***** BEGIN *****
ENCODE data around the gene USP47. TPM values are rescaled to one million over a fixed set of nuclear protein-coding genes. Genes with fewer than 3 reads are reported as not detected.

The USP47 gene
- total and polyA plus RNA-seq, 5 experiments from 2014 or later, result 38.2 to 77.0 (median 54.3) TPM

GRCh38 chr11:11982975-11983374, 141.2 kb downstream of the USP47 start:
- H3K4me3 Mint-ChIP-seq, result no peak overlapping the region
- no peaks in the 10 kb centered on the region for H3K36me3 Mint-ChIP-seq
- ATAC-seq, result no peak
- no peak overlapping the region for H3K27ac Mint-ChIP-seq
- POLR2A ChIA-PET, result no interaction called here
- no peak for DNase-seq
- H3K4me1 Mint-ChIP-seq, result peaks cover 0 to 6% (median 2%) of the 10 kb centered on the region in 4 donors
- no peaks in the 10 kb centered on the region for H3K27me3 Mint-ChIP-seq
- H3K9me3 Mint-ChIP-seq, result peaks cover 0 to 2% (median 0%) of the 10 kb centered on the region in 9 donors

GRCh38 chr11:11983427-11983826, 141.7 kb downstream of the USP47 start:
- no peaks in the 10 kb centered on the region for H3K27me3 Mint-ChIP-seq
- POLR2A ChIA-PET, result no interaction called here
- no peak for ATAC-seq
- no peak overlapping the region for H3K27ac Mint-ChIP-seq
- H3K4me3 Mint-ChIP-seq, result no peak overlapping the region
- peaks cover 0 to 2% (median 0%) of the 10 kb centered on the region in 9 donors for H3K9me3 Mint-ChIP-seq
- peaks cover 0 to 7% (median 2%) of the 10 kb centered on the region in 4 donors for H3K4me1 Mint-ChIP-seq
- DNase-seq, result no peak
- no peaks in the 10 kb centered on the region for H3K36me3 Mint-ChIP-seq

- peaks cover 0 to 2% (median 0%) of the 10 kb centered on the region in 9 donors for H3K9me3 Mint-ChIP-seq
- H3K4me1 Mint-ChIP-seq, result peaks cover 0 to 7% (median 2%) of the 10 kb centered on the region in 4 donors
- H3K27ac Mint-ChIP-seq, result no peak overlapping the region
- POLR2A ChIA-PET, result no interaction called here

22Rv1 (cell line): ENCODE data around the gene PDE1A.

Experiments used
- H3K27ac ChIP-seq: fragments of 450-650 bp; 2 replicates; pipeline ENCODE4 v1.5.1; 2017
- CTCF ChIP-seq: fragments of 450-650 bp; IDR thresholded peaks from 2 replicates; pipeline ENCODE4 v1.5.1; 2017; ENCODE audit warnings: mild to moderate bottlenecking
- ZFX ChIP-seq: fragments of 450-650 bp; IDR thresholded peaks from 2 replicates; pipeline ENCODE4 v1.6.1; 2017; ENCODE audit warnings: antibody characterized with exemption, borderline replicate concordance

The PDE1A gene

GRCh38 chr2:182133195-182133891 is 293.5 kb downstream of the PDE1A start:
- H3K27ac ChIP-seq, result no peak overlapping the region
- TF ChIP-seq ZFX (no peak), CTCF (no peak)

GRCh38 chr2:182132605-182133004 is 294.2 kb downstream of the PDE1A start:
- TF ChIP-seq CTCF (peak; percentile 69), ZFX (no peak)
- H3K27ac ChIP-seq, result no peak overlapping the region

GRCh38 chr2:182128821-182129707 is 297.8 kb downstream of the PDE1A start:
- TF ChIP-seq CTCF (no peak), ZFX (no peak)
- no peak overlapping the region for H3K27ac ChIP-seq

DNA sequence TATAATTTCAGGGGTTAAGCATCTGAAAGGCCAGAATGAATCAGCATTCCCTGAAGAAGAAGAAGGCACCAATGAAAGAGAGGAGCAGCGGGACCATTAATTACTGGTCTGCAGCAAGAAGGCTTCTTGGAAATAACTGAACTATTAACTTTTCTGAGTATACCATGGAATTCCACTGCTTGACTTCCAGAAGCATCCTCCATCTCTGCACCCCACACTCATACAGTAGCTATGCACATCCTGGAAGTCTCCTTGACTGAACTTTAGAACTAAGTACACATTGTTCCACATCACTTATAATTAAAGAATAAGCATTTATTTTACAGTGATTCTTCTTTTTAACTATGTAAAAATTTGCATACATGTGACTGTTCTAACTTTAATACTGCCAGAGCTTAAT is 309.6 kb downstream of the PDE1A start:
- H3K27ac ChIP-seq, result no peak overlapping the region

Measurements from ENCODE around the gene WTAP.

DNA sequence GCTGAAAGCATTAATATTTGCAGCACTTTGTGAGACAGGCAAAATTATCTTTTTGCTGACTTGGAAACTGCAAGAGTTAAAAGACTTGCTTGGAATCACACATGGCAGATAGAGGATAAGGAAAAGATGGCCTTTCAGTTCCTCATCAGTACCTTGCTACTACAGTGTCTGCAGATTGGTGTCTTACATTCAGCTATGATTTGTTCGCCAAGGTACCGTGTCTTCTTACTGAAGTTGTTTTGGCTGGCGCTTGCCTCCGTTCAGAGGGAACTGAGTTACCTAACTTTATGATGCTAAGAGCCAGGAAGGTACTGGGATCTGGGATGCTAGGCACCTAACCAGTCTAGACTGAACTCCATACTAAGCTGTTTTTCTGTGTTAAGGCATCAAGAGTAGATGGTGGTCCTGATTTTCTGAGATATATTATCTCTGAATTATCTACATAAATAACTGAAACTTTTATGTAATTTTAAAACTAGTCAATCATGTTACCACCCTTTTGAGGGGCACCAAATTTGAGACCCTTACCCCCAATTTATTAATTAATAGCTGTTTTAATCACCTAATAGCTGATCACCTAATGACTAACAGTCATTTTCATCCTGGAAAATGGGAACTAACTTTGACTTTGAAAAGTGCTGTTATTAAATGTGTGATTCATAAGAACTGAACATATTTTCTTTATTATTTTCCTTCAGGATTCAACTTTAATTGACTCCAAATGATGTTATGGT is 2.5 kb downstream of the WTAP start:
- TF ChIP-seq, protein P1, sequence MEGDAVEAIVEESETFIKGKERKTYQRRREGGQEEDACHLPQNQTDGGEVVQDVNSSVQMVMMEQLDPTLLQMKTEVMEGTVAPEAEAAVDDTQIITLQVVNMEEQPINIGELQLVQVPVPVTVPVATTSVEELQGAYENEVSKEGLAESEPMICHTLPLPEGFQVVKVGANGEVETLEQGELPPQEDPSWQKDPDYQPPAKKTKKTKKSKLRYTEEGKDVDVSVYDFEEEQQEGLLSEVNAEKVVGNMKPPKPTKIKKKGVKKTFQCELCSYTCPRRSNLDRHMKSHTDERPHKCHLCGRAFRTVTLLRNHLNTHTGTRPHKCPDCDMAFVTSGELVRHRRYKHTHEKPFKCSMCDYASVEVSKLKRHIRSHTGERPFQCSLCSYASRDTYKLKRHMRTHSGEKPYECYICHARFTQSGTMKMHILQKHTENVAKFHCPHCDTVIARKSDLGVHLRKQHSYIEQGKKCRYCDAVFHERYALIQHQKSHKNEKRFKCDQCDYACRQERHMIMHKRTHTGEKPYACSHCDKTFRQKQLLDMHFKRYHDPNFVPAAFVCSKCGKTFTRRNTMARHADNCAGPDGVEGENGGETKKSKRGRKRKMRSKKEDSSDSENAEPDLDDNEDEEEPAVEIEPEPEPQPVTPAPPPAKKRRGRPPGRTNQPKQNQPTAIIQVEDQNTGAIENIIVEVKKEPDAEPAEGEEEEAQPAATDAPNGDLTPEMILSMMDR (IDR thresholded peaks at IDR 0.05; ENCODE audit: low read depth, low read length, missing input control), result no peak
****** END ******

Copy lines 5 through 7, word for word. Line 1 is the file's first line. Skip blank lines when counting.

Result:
- H3K4me3 Mint-ChIP-seq, result no peak overlapping the region
- no peaks in the 10 kb centered on the region for H3K36me3 Mint-ChIP-seq
- ATAC-seq, result no peak